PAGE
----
In March 2015, Michael Soth came to talk to us about conflict in therapy. As a precursor to the workshop, Michael wrote an introduction to the topic, which examines the limitations of psychotherapy theory, the importance of the self and subjectivity, and the notion of conflict.
The gap between theory and practice
Traditional academic teaching of counselling and psychotherapy assumes that our discipline is similar to any other subject. Whether we are learning history or engineering or psychology, there is a body of knowledge and a range of models that we need to absorb and apply, and that we get examined on in order to achieve our qualification. And like a ‘doctor for the feelings’, our work supposedly consists of applying our theoretical understanding to the particular person (or the specific ‘case’) in front of us, much like a doctor would apply medical understanding and scientific theory.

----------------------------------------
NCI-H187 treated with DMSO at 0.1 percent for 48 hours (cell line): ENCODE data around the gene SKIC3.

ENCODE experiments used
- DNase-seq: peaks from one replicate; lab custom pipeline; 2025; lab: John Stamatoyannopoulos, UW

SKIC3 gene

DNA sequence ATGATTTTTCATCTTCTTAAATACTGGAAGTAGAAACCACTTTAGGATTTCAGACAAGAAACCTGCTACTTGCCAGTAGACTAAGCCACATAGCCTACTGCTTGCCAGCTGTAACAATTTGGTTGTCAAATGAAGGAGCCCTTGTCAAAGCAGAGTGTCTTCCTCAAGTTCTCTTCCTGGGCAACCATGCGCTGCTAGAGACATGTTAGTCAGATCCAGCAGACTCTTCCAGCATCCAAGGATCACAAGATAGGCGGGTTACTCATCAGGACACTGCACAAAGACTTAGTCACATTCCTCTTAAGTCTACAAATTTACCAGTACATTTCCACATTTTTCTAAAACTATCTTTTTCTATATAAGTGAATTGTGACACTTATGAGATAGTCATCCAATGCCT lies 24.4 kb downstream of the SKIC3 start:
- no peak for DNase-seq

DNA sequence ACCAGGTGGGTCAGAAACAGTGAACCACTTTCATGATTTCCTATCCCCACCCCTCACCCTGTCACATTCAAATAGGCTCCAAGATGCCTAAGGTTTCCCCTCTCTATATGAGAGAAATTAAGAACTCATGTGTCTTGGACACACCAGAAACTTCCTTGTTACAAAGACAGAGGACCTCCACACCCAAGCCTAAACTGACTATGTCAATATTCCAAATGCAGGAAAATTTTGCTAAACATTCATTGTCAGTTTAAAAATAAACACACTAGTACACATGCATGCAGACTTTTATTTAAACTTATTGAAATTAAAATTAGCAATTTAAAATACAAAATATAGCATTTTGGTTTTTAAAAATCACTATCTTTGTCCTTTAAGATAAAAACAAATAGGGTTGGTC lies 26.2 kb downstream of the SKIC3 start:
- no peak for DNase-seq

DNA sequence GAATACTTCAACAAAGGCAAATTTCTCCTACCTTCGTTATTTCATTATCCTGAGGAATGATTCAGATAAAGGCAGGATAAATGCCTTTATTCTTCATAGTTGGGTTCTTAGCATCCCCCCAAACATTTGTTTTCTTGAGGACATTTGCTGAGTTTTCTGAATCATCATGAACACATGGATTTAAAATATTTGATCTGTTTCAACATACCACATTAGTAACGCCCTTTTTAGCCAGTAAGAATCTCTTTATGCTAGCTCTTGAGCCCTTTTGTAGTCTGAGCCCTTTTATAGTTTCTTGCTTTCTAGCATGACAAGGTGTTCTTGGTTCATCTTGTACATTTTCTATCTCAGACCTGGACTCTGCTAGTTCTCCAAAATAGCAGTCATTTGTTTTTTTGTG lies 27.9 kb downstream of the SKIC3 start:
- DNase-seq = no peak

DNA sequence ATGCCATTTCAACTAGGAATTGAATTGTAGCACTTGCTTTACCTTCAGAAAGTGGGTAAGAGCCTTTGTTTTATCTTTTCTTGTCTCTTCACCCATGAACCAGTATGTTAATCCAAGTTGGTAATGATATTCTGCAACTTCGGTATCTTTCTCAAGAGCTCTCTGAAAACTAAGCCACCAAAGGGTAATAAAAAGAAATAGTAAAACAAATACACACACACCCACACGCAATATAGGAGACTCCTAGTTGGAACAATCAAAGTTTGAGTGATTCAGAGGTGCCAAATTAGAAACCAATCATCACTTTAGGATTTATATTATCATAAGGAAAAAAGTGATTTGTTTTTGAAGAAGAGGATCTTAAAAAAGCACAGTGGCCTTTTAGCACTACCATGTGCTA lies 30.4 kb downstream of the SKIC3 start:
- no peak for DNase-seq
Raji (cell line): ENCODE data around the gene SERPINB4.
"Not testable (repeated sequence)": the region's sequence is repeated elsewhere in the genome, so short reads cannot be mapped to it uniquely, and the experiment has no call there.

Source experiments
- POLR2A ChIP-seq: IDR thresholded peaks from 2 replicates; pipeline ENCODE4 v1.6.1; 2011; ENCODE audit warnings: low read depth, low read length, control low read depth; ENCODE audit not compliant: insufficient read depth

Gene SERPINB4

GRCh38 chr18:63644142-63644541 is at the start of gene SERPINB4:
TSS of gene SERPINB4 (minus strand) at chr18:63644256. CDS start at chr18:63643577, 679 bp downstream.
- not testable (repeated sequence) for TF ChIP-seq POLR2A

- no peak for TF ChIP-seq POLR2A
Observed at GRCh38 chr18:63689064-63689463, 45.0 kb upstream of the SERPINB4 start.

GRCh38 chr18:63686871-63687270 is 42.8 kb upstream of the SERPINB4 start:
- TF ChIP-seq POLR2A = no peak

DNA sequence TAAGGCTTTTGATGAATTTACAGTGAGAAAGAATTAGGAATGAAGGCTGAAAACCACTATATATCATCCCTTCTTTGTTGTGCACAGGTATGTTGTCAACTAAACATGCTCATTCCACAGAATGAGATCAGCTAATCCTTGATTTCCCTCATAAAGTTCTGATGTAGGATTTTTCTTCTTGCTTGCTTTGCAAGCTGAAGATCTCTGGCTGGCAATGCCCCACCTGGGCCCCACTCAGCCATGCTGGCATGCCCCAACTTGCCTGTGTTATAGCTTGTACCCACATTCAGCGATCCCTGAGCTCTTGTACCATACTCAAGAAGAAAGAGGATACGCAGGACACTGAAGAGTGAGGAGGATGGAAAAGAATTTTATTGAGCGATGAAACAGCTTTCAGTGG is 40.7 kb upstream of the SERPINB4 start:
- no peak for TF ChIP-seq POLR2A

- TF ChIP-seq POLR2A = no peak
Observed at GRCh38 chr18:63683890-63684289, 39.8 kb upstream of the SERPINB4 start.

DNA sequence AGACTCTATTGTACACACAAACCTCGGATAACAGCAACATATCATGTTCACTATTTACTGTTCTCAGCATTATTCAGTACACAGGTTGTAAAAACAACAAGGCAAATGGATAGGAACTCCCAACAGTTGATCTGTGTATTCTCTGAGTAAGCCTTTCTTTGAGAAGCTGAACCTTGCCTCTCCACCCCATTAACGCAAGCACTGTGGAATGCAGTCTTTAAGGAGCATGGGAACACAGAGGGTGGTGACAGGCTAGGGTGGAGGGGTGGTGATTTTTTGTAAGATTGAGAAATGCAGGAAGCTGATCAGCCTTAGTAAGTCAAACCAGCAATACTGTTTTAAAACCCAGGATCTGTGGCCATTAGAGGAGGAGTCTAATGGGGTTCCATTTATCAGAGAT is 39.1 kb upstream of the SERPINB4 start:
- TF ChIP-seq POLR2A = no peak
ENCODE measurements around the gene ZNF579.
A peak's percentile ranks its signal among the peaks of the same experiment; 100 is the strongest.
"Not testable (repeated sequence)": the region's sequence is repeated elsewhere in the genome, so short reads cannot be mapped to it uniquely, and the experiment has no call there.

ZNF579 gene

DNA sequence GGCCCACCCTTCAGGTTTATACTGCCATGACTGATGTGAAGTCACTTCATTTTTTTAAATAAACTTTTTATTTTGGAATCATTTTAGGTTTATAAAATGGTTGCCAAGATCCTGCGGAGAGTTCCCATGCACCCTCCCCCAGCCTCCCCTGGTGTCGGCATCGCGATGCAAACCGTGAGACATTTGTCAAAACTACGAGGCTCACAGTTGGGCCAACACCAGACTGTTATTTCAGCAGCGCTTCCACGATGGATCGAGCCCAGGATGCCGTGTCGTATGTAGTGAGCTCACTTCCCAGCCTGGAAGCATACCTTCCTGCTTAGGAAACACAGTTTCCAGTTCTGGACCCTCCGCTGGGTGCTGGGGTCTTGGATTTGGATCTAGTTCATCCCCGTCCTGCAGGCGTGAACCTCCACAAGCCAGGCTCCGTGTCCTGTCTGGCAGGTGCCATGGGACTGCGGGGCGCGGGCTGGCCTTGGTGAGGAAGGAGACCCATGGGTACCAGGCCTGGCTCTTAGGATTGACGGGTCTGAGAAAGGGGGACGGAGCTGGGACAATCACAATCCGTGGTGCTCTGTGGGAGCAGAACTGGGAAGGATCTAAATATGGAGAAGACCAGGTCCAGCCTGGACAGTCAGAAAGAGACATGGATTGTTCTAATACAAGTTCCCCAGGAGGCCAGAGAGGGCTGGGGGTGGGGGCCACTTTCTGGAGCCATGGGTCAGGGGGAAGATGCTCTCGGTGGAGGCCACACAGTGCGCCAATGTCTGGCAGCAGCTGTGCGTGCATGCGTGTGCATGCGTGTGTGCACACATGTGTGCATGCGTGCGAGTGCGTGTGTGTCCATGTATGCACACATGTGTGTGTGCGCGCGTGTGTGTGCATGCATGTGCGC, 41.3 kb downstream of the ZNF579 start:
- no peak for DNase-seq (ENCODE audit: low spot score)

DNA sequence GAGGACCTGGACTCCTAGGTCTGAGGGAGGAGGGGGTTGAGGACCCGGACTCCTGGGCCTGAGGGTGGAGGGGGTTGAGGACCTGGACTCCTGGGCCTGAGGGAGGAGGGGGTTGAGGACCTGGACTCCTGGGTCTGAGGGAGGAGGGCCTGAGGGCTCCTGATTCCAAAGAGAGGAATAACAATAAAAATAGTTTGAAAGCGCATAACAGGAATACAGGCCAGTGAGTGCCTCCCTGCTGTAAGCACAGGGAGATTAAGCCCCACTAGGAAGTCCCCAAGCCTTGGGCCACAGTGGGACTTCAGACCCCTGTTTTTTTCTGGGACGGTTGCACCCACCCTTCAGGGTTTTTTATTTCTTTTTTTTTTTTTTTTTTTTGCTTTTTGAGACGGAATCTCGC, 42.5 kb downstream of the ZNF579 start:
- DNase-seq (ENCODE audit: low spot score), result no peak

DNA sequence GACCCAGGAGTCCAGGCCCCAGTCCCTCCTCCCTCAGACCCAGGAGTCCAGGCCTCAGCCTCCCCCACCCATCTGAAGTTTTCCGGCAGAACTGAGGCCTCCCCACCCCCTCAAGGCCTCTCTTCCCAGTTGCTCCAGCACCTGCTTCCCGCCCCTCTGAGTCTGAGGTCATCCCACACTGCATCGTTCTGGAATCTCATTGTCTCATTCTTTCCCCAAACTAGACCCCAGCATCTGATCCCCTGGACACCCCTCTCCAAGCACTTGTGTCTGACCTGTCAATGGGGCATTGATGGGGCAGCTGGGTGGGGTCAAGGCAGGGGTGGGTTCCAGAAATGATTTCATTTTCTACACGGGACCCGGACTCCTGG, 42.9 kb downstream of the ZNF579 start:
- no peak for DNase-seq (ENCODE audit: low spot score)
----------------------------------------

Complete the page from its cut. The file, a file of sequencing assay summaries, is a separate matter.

Our theoretical understanding may be based on person-centred assumptions of the core conditions, self-actualisation and our own congruent presence. It may be on transactional analysis or CBT assumptions about the client’s scripts or schemas, or on psychodynamic assumptions regarding developmental stages, object relations and the transference. Across the modalities, we are all applying our particular theories to our particular clients.
Admittedly, as the only tool of our work is our own complex ‘self’, our discipline distinguishes itself from history or engineering in that we need to develop our own self-awareness. This may be done through our own process in therapy, through experiential group work, and through continuing self-reflection and supervision.